CROWLEY: Bill Clinton giving cover to restless Democrats or setting the stage for the next president? That's next.


CROWLEY: I'm back with Van Jones, Amy Walter and Ross Douthat. So the famous Bill Clinton quote about, boy, if I were president here's what I would do, two days later the president does it. Widely seen as offering cover to House Democrats who are going home and getting beaten up about Obamacare at this point. I looked at it and thought I think he's try to clear the barriers for his wife's run at the White House in 2016.

JONES: So cynical. So cynical, Candy.

CROWLEY: I know but you can't sustain a bad (INAUDIBLE) Obamacare.

JONES: Look, I just think that he was saying something that a lot of Democrats were feeling. I think it's easy -- it's crazy, cynical maneuver he's trying to think about -- maybe that's true. I love your views about it but a lot of Democrats felt like the president could survive a broken website. He couldn't survive the perception of a broken promise and needed to do something about it. And I think the president also agreed and acted. So I think Clinton -- if Clinton had said nothing, I think the president would have wound up doing the same thing.

WALTER: Yes. I don't disagree - I don't disagree with that at all. The thing for Hillary Clinton in 2016, you know, I love that we this far out are creating all of these scenarios. I do it too. I need to get paid. It's my job. But no idea, number one what 2016 is going to look like. And it's also clear that...

JONES: Thank (ph) you (ph).

WALTER: the way this system is going to work, Obamacare is rolling out, it's not necessarily going to be perfect by 2016 either. It could be better or it could be bad.

JONES: It could be very good.

WALTER: But we also know that it is very hard, close to impossible, for one party to hold the White House three consecutive terms even in a good political climate even where Obamacare is perfect and the economy is booming. It is very hard. So the decision to run for president I think is going to rely much more on what does the economy look like and what is frustration level with the current administration and that's where a Democrat - (CROSSTALK)

CROWLEY: Is there anything that would make her not run?

DOUTHAT: Right now you would have to say - I mean I think my assumption has been the only thing that could make her not run is a feeling she would almost certainly lose and, you know, obvious desire not to end her career as a loser. And the sum combination of a total health care catastrophe and, you know, double dip recession or something, that's probably the scenario that keeps her out of the race. I think the interesting question for the Democratic Party as a whole though is what - you know, the Clinton comment sort of hinted this is what is the inter-Democrat debate look like in 2015 as they gear up for the primary if Obamacare is perceived as not working? I'm curious what Van thinks is there a moment where Democrats especially the left wing of the party says, we want someone who will push not to fix Obamacare which was always a compromise but for single payers.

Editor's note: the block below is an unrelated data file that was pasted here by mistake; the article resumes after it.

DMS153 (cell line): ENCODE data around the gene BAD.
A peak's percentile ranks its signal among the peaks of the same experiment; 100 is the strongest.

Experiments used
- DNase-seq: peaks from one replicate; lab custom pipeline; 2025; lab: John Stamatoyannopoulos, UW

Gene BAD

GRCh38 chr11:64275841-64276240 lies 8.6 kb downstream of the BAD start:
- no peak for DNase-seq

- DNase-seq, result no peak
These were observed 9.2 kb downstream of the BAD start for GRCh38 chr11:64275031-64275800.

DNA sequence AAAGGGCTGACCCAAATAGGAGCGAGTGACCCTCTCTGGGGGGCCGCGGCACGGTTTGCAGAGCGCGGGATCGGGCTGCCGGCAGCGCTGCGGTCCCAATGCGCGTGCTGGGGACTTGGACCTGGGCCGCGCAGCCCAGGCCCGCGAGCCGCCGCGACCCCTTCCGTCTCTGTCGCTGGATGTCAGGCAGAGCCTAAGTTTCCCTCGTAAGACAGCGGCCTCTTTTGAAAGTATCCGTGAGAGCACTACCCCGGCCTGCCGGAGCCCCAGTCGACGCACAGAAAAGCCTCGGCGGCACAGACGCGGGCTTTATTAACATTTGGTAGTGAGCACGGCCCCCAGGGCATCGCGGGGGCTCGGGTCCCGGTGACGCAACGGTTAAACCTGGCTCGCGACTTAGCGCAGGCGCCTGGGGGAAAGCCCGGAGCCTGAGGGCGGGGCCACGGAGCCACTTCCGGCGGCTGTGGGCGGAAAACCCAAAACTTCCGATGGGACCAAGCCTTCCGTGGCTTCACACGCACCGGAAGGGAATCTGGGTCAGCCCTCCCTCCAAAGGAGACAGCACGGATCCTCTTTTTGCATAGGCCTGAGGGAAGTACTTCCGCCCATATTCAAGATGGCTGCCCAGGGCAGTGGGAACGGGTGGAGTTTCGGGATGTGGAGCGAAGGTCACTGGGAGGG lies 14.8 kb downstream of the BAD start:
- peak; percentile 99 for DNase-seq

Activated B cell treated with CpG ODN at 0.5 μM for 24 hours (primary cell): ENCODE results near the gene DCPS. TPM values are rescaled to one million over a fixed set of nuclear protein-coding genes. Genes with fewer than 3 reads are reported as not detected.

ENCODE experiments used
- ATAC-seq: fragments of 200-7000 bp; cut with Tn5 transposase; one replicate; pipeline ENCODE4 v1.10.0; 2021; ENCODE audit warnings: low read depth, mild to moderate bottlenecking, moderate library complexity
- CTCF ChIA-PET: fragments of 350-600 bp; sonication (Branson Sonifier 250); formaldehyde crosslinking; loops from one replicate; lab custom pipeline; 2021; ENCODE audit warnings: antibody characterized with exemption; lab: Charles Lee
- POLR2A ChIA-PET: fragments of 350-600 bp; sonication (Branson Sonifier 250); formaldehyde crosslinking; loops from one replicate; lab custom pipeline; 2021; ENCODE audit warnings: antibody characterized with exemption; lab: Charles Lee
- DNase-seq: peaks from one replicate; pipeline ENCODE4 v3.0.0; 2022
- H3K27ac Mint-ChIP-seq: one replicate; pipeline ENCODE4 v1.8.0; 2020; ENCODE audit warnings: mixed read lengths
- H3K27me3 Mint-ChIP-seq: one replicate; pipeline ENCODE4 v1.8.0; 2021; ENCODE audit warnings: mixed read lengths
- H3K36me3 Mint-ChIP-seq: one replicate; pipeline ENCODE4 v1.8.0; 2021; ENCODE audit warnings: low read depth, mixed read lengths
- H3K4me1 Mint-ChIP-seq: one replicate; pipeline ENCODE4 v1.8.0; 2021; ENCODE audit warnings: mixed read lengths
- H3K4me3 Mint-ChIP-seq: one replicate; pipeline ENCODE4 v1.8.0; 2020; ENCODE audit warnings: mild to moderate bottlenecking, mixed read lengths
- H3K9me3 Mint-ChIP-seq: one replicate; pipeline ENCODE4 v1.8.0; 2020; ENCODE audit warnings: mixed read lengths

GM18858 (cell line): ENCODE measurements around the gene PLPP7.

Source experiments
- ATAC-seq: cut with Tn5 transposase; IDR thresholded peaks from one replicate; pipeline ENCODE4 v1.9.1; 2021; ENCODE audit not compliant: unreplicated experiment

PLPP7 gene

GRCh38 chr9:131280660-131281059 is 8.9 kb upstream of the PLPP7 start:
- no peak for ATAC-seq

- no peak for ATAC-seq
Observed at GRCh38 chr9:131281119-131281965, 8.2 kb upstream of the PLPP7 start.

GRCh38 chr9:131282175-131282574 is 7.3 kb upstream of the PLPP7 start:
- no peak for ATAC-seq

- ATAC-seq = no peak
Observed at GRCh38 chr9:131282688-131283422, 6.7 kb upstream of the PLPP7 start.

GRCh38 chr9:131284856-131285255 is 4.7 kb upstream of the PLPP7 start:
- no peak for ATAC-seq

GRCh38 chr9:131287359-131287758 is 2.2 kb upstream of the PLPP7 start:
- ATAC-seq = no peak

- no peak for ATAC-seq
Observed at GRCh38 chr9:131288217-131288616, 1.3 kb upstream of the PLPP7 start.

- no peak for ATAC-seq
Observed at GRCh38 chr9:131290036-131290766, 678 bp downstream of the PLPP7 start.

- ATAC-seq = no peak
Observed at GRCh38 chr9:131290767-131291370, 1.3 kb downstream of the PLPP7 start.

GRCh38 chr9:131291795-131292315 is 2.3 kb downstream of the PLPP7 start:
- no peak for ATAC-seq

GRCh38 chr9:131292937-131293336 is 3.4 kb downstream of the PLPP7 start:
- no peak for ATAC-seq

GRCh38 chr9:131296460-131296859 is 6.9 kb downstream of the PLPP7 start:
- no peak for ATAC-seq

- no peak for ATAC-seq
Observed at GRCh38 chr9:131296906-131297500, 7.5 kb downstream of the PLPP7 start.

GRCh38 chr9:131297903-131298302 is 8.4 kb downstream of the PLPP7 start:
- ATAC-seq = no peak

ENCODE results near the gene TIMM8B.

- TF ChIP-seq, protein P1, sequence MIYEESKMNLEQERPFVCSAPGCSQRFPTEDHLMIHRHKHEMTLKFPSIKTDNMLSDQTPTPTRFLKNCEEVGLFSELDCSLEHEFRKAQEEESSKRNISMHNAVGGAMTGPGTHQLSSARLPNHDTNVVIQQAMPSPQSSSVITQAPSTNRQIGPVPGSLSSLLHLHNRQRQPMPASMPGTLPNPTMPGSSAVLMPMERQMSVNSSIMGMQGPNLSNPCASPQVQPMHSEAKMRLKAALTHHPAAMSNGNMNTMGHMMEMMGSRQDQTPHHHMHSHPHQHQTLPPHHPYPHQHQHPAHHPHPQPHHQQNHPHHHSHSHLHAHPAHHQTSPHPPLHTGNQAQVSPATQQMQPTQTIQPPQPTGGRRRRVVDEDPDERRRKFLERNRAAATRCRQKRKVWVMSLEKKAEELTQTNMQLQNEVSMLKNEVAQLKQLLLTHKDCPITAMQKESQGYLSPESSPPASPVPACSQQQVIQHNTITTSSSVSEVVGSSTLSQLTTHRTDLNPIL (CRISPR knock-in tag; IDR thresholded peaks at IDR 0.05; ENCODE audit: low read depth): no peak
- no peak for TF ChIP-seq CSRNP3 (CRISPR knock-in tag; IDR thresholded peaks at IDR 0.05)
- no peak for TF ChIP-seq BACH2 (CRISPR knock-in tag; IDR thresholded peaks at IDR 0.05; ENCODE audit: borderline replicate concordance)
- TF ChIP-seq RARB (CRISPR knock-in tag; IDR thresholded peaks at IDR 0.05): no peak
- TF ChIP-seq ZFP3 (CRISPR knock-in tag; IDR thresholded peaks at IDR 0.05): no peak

CROWLEY: Single payer.

JONES: Well it's conceivable but I think we're a long way from there. Part of is what it's going to come down to is does the media get tired of pretending that Obamacare is just a website that didn't work and these cancellation notices. If the media were going to be fair, here's what they would do. For every one story about a cancellation notice there would be three stories about people who are benefiting from Obamacare right now. Even with the website broken every woman in America is benefiting because they cannot be discriminated. Even with the website broken you've got every kid under the age of 26 is benefited. We don't tell stories of successes right now. Maybe we get bored with this. We only talk about the downside. The minute that Democrats get it together to promote the incredible successes --

CROWLEY: (INAUDIBLE) message problem. You think it's a message problem and not an Obamacare problem.

DOUTHAT: You run against Hillary Clinton as champion of single payer in 2016, yes or no?


JONES: Look I'm for single payer. Part of the thing -


JONES: I am. Part of the problem is we gave up on single payer without a fight. And so now it looks like this moderate Romney care thing is a left wing plot, when in fact the Romney care thing that Obama is putting in place came from Richard Nixon, Heritage Foundation and the Republican --

DOUTHAT: So you're saying this thing from Republicans isn't working and it's time to try something new.

JONES: No. And I'm saying -- I'm saying Democrats can make this Republican program work and you guys should thank us for it.

DOUTHAT: There we go.

CROWLEY: I have got to stop. Van Jones, Amy Walter, Ross Douthat, thank you so much for coming. And thank you for watching STATE OF THE UNION. I'm Candy Crowley in Washington. If you missed any part of today's show you can finds on iTunes. Search STATE OF THE UNION

Fareed Zakaria, GPS, starts right now.